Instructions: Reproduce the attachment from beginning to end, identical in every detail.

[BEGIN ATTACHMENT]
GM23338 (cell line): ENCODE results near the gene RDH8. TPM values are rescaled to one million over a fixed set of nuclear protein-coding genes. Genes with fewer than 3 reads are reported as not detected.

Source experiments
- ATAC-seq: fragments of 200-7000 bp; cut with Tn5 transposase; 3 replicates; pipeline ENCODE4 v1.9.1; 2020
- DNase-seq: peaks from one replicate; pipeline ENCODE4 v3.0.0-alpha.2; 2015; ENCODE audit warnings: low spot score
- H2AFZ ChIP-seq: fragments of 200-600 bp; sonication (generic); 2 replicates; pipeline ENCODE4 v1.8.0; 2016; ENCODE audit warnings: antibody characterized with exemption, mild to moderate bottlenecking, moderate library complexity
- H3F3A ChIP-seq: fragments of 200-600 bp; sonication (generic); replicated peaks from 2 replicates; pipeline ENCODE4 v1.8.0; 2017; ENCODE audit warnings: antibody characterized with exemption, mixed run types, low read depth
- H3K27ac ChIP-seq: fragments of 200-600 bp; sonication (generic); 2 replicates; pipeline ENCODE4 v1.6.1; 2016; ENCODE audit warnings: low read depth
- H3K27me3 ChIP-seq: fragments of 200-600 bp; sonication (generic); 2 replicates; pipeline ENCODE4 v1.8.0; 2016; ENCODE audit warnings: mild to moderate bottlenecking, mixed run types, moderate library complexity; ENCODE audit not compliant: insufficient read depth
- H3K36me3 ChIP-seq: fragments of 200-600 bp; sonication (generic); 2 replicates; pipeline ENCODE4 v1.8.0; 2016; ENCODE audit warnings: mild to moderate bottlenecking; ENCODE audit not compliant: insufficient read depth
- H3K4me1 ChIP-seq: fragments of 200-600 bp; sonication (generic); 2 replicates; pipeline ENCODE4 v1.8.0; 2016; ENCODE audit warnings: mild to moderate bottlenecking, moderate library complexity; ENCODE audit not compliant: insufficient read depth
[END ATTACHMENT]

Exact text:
GM23338 (cell line): ENCODE results near the gene RDH8. TPM values are rescaled to one million over a fixed set of nuclear protein-coding genes. Genes with fewer than 3 reads are reported as not detected.

Source experiments
- ATAC-seq: fragments of 200-7000 bp; cut with Tn5 transposase; 3 replicates; pipeline ENCODE4 v1.9.1; 2020
- DNase-seq: peaks from one replicate; pipeline ENCODE4 v3.0.0-alpha.2; 2015; ENCODE audit warnings: low spot score
- H2AFZ ChIP-seq: fragments of 200-600 bp; sonication (generic); 2 replicates; pipeline ENCODE4 v1.8.0; 2016; ENCODE audit warnings: antibody characterized with exemption, mild to moderate bottlenecking, moderate library complexity
- H3F3A ChIP-seq: fragments of 200-600 bp; sonication (generic); replicated peaks from 2 replicates; pipeline ENCODE4 v1.8.0; 2017; ENCODE audit warnings: antibody characterized with exemption, mixed run types, low read depth
- H3K27ac ChIP-seq: fragments of 200-600 bp; sonication (generic); 2 replicates; pipeline ENCODE4 v1.6.1; 2016; ENCODE audit warnings: low read depth
- H3K27me3 ChIP-seq: fragments of 200-600 bp; sonication (generic); 2 replicates; pipeline ENCODE4 v1.8.0; 2016; ENCODE audit warnings: mild to moderate bottlenecking, mixed run types, moderate library complexity; ENCODE audit not compliant: insufficient read depth
- H3K36me3 ChIP-seq: fragments of 200-600 bp; sonication (generic); 2 replicates; pipeline ENCODE4 v1.8.0; 2016; ENCODE audit warnings: mild to moderate bottlenecking; ENCODE audit not compliant: insufficient read depth
- H3K4me1 ChIP-seq: fragments of 200-600 bp; sonication (generic); 2 replicates; pipeline ENCODE4 v1.8.0; 2016; ENCODE audit warnings: mild to moderate bottlenecking, moderate library complexity; ENCODE audit not compliant: insufficient read depth